It was tiring, boring and bizarre to stand there for hours, to clog the sidewalk beside competing reporters from the Times, Post and others. With an intern, our photographer busy chatting to her pals, I tried to sneak into the hotel several times, eventually caught by an irate security guard.
I’ve never felt so stupid or ashamed of my role.
When there’s a shooting — which in the U.S. is sadly common — reporters descend on the scene, desperate to speak to anyone involved and to be aggressive about it.
Because if they’re not, and a competitor for eyeballs, clicks, pageviews and revenue beats them to a source, they’re in deep shit.
Hence the comparison made to vultures — journalists swooping in the second they see blood, death, destruction, tragedy, to dig through its entrails and feast.
Some reporters are fine with this behavior. I’m not.
Partly because there are complex issues that rarely get discussed outside of newsrooms or journalism conferences: what to cover, when to cover and when to stop, what to ask.
Because the assumption is: everything, as fast as possible.
One reason reporters can look like vultures is that those of us working differently, not on breaking news — writing longer features or profiles, covering business or sports or government — remain invisible to the public.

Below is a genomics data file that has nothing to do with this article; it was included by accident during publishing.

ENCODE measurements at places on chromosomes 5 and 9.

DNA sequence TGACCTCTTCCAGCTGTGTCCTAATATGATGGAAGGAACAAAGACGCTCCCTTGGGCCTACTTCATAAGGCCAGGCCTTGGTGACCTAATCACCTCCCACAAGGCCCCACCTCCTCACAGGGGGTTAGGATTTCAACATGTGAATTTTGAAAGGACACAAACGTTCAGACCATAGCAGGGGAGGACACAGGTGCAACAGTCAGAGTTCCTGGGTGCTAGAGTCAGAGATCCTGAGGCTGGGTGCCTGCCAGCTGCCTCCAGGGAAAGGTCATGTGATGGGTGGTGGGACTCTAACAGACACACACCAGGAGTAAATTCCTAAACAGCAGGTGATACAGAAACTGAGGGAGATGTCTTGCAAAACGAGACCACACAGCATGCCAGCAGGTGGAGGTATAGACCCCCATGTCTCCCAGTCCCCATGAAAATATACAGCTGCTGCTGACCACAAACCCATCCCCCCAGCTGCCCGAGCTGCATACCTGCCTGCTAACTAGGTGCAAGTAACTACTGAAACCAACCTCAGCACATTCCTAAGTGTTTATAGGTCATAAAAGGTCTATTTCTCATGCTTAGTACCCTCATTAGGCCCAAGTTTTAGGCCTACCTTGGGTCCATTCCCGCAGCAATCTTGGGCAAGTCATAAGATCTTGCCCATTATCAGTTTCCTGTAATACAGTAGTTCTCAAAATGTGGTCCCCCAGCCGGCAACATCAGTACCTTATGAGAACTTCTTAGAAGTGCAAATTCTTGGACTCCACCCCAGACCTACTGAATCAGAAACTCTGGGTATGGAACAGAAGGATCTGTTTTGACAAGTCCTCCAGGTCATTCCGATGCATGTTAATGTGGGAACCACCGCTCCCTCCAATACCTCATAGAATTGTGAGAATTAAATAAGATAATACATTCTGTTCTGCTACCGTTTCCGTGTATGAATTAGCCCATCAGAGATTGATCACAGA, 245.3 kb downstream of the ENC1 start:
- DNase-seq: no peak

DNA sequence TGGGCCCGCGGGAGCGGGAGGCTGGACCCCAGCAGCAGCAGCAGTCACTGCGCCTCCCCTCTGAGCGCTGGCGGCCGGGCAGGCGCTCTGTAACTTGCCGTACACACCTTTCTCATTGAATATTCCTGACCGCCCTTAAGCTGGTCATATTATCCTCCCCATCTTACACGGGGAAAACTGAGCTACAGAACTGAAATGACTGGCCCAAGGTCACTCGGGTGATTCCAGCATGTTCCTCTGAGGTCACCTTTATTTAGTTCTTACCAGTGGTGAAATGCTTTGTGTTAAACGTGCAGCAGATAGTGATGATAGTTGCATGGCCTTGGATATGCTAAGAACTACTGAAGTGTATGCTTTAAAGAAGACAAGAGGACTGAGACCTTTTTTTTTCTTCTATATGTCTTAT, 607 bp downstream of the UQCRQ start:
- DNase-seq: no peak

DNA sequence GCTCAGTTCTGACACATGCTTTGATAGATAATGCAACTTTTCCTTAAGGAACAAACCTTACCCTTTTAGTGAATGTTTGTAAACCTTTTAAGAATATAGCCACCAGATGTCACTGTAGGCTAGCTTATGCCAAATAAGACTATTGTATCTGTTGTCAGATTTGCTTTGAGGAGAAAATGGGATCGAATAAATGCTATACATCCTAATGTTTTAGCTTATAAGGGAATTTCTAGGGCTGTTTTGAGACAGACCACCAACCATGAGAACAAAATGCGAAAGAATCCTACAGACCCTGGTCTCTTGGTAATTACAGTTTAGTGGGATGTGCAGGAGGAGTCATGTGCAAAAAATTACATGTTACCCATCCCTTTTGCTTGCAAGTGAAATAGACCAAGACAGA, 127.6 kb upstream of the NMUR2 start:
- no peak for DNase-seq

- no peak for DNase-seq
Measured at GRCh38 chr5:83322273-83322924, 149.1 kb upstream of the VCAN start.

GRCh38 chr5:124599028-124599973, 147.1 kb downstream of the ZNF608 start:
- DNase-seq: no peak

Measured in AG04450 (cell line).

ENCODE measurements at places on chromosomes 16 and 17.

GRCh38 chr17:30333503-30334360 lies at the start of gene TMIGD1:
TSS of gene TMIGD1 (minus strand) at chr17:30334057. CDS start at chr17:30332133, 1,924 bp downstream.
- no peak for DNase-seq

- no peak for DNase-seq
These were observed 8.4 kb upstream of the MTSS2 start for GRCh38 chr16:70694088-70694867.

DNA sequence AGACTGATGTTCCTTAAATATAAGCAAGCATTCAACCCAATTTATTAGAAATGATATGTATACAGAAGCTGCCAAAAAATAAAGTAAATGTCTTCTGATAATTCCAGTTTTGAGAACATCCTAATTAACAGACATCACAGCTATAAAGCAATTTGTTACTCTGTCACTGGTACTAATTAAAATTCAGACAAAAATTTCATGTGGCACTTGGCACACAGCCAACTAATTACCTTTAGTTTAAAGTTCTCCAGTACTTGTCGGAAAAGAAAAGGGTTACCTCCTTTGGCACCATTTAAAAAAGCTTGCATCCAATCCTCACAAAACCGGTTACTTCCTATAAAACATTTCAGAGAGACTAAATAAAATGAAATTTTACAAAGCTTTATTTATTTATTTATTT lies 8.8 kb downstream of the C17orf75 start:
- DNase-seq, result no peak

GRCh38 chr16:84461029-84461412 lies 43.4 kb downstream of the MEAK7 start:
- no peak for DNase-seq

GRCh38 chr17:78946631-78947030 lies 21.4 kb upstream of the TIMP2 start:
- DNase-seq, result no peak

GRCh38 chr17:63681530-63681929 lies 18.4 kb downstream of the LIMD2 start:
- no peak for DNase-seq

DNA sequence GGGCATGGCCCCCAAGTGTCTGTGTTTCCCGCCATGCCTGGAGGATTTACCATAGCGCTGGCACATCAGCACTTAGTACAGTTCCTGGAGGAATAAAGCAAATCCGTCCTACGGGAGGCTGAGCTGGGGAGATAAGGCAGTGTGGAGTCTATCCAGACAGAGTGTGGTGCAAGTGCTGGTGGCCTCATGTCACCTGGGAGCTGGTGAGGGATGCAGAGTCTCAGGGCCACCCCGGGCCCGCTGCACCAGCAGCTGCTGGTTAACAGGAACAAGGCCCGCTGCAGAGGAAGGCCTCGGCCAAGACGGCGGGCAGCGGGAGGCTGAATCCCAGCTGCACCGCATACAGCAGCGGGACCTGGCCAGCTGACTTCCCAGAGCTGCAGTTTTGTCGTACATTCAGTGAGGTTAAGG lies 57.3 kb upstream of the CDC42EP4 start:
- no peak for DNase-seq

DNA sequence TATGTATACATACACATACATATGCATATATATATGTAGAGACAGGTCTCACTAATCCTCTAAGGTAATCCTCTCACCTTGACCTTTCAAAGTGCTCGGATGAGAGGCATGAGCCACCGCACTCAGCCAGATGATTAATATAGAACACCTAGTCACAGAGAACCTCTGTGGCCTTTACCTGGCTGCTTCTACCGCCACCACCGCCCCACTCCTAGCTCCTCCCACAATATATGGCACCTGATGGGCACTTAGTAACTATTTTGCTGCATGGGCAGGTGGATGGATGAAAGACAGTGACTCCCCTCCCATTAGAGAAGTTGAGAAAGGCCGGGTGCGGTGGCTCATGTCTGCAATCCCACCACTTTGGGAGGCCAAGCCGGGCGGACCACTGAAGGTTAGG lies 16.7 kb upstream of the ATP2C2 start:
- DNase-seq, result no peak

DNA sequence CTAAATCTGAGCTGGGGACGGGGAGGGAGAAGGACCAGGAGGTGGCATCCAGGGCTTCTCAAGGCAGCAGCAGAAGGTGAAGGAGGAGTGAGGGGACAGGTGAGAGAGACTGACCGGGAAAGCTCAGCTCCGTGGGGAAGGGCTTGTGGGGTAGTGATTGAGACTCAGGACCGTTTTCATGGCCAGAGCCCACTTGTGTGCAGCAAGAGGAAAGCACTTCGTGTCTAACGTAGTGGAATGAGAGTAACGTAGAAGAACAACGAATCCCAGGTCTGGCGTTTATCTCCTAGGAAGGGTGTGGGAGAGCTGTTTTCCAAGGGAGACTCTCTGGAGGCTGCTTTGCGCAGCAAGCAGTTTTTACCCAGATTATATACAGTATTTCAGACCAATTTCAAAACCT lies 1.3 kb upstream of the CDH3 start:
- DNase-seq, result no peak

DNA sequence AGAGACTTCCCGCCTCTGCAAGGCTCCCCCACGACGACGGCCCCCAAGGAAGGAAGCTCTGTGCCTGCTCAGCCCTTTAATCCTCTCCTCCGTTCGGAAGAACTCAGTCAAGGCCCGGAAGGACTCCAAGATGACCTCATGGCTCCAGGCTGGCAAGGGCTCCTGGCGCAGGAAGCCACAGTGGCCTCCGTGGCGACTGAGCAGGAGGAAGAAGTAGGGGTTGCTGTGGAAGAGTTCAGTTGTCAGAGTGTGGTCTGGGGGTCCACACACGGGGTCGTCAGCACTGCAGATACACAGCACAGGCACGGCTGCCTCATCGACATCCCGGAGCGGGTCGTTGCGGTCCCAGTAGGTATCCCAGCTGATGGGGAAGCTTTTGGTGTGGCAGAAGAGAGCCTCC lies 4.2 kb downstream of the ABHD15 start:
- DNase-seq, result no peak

We spend our days ferreting out information we hope will be useful, not merely that hour’s latest tragedy, which can appear titillating or voyeuristic.
So, the public often think “the media” are only those they suddenly come into contact with when we’re at our most aggressive and, yes, our ugliest.
When I teach journalism, I also remind my students — especially women — that we’re paid to break social rules: to run across a room, to interrupt, to ask tough, probing questions, repeatedly when necessary, to challenge authority, whether political, religious or the wealthy.
At our best, to speak truth to power.
That, too, sometimes offends the more decorous or docile.
Reporters don’t contact victims and bystanders because they get off on it; they do it because they’re a small part of a long-established news ecosystem that begins and ends with an audience that understandably wants to know what the facts are, which is to say that it wants to hear what victims and bystanders saw.
I got out of tabloid reporting because I couldn’t take feeling awful anymore. One former co-worker said she got out of it the moment she realized she had been doing it long enough to stop feeling awful.
But…I draw a line that others are failing to do now.
I do not want sentimentality or hand-wringing.
I do not want to hear one more slick television reporter — NBC Nightly News, I’m looking at you — yammer on inanely about a community’s gathering together to “heal.”
I’m so done with cliches, false emotion and bullshit.
Here’s what I want from fellow journalists:
— Insight, analysis, hard data, fact patterns, trends.
Here’s what I don’t want:
— Drama, emotion, speculation, guessing, uninformed opinion.
What do you think of reporters’ behavior?
Do you watch or listen to the news?
What do you find missing — or most valuable?